Welcome to the second round of the fourth annual Strongest Town Competition! We’re down to our top eight contestants, and for this round, we asked them to cut back on the text and instead send us five photos, with a caption for each explaining how it illustrates the strength of their city.
Check out the photo submissions from two of our elite eight contenders below, and cast your vote at the bottom of the page!
If you’re having trouble deciding, stay tuned—on Wednesday, we’ll publish some brief commentaries from Strong Towns members on each of the contestants. We’ve asked them to reflect on what they’ve seen from our towns so far, and how it aligns with the Strong Towns approach to growth and development.
Voting closes at 12pm CDT on Thursday, March 28th.
Nelson, British Columbia
Entry submitted by: Tammy Everts, Anna Purcell, Rik Logtenberg, Keith Page, John Paolozzi, and Paula Kiss.
A Downtown Renaissance
The early 1980s were disastrous for Nelson. The local sawmill ceased operations, followed by the university, eliminating nearly 1000 jobs in a town of just 10,000 people. But those events also spurred innovation. Baker Street was home to hundreds of historic structures in need of restoration, so the drive to revitalize the downtown took off. By the mid-80s the entire street had a new look. The area is now a bustling centre of activity, no matter the season. Cafes and restaurants spill out onto the sidewalks, shops are busy, and there are ample places to park your bike. This might explain why Nelson has more than three times as many commuters who walk or bike to work than the provincial average.
Local Food for Local Health
One in five people in Nelson live below the low income threshold. High rents make life challenging for a lot of people, and can also lead to compromises in diet. To help, a number of non-profit organizations have stepped up. One such organization is the Nelson Community Food Centre, which runs a series of programs, including a food bank, cooking classes, a community garden, and harvest rescue, which gleans nearly 10,000 pounds of produce from gardens throughout Nelson each year. (Harvest Rescue also helps keep the bears away.)
Coming Together to Help Residents in Need
Like most other cities and towns in North America, Nelson’s population includes people who struggle with mental health, addiction, and homelessness. To create a more coordinated, caring response, Nelson Street Outreach was launched. This multi-disciplinary group consists of members from the social service sector, business community, municipal police, faith community, school district, health authority, local college, and local government. A small street team engages with people to monitor individual situations, direct them to resources, act as mediators with police, and provide emergency food, water, clothes, and care when needed. The project is currently entering its third year of operation.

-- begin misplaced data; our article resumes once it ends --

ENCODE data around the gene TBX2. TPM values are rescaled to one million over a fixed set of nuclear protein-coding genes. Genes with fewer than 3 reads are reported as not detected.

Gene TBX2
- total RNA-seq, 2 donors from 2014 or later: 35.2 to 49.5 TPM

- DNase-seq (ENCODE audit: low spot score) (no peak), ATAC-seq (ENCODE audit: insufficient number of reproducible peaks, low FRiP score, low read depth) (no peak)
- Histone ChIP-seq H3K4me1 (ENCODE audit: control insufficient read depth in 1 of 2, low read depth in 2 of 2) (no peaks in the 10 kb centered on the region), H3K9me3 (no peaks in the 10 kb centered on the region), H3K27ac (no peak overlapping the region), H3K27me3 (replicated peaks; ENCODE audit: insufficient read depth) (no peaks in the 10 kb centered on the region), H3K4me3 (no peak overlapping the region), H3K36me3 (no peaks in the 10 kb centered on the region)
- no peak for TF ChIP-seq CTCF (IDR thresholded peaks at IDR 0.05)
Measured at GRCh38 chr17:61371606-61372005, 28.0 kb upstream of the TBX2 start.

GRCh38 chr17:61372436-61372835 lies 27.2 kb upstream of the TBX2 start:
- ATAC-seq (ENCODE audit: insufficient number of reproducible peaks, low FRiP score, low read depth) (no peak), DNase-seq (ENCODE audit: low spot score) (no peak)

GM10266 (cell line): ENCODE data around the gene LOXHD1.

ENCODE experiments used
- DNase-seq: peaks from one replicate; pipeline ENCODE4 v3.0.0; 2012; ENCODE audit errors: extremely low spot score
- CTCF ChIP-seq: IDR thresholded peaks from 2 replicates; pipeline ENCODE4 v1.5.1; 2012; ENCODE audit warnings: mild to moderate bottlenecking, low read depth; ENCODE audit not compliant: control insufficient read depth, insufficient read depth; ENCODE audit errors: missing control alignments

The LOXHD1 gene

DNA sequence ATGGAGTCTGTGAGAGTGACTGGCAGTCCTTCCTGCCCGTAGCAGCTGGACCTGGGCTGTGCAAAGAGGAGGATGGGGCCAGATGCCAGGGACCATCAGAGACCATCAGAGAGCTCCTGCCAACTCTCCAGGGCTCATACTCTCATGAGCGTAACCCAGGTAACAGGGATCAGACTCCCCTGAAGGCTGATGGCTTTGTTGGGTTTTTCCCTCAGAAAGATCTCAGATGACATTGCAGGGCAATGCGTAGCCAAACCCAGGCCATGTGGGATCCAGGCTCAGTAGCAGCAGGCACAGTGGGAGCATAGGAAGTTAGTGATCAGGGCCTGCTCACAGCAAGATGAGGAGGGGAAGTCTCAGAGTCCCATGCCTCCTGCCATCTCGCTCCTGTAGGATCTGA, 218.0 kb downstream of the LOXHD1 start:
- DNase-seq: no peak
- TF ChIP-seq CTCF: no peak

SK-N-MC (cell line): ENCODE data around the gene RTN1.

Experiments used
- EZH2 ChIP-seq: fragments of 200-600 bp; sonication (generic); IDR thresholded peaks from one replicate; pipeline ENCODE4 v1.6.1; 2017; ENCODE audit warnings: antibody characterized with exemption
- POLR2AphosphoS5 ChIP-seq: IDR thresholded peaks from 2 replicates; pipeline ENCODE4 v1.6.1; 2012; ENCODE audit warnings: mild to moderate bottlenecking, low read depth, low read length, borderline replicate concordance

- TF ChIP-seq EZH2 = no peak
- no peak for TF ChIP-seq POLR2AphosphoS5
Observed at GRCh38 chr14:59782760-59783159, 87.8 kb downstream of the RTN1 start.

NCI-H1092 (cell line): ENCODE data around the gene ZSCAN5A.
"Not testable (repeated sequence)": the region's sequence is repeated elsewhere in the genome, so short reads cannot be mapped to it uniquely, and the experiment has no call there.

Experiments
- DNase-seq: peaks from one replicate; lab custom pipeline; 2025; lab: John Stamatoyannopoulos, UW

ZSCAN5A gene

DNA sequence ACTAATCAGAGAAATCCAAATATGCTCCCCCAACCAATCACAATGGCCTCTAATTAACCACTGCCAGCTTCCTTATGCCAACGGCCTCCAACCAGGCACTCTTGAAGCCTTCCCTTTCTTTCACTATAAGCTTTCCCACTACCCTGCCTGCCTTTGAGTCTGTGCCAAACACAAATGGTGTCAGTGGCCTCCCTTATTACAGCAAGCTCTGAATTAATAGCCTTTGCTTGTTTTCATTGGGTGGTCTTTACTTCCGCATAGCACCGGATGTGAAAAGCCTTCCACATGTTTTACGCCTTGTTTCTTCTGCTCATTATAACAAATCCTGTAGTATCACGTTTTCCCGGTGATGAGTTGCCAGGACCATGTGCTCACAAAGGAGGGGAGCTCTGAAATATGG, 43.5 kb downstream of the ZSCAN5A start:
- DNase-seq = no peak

Nelson Takes Disaster Preparedness Seriously
We were going to fill this space with a shot of our twice-weekly farmer’s market and talk about our awesome local organic food culture, but with summers getting longer, hotter, and drier, the threat of wildfire has become a province-wide concern. After a study identified Nelson as the most at-risk community over 10,000 in western Canada, the city has begun working on a broad range of strategies to mitigate fire threat, create an actionable whole community emergency operations plan, and build capacity to respond, and if necessary, rebuild.
Celebrating Art and Artists
Nelson has long been home to a great arts scene. The most recent addition is the Nelson International Mural Festival, now entering its second year. The first year invited a selection of international, national, and local artists to create 8 murals throughout the downtown. The mural above was created by local artist Kelly Shpeley, painted on the rear wall of Nelson’s hugely popular Capitol Theatre, which was lovingly restored by volunteers in the mid-1980s.
Entry submitted by: Kris Bryant, Justin Fortney, and Kailyn Swonger.
Incremental Development Leads to Treasured Gathering Places
Hoboken Coffee Roasters was once an abandoned garage until Trey and Mallory used their life savings and passion for well-crafted coffee to make their dream a reality, one subway tile at a time. Hoboken represents slow, incremental development on a human scale. And is one of Guthrie’s most treasured places for people to gather.
Take a Historic Tour on Two Wheels
Guthrie’s turn of the century Victorian architecture is so ornate it can only be fully appreciated on foot or bike. Guthrie looks for every opportunity to close streets so pedestrians and cyclists can feel even more at home.
Friendly for Families, Fowl, and Free-Range Kids
The American Dream is alive and well in Guthrie, picket fence included. Families of all ages can find affordable places to live within walking distance or a short bike ride from downtown. Free range kids and chickens are welcome here.
A Traditional Downtown, From the Bricks On Up
Original red brick streets pave the way through Guthrie’s walkable village and National Historic District, the largest in the U.S.. Guthrie’s land use is so efficient you can get almost all of your daily errands, shopping, and entertainment needs met within a four block radius.
The Next Generation
The Boarding House, Oklahoma’s first board game lounge, plays host to some of the coolest kids in America. Families in Guthrie put down deep roots and instill the values of hard work, friendship, and being real.
Voting is now closed.
Voting is weighted so that Strong Towns member votes account for half of each town's score and non-member votes account for the other half.